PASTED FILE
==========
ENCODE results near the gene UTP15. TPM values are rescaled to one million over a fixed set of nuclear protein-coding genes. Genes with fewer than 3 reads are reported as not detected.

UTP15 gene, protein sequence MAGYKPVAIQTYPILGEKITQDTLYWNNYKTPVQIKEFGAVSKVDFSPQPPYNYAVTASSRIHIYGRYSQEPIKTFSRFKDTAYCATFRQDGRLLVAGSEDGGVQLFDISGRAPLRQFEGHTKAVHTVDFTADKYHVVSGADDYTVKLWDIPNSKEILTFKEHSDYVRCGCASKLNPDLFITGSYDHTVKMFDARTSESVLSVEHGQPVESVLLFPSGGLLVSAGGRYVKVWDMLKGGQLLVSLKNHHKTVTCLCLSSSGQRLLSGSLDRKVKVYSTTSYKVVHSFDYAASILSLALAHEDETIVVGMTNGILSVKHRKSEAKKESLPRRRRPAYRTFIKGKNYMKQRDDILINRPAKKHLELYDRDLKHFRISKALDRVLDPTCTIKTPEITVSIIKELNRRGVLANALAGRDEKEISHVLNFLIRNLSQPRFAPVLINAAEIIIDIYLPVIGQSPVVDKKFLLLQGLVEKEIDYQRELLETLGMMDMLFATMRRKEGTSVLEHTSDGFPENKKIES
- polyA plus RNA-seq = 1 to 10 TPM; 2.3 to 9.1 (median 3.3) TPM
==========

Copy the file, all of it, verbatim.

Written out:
ENCODE results near the gene UTP15. TPM values are rescaled to one million over a fixed set of nuclear protein-coding genes. Genes with fewer than 3 reads are reported as not detected.

UTP15 gene, protein sequence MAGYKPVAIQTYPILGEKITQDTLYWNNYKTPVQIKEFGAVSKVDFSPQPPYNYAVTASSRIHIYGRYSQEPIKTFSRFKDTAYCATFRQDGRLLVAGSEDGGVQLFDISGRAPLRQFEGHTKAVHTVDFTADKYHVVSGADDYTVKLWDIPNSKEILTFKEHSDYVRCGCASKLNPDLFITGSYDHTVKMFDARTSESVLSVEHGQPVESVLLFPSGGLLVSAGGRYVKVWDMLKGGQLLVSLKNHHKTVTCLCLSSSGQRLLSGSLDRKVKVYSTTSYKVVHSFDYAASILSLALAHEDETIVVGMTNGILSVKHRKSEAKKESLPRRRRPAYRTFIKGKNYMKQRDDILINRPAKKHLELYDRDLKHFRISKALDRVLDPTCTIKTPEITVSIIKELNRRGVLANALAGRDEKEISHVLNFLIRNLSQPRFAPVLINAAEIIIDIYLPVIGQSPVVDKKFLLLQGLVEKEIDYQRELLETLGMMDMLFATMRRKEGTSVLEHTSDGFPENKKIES
- polyA plus RNA-seq = 1 to 10 TPM; 2.3 to 9.1 (median 3.3) TPM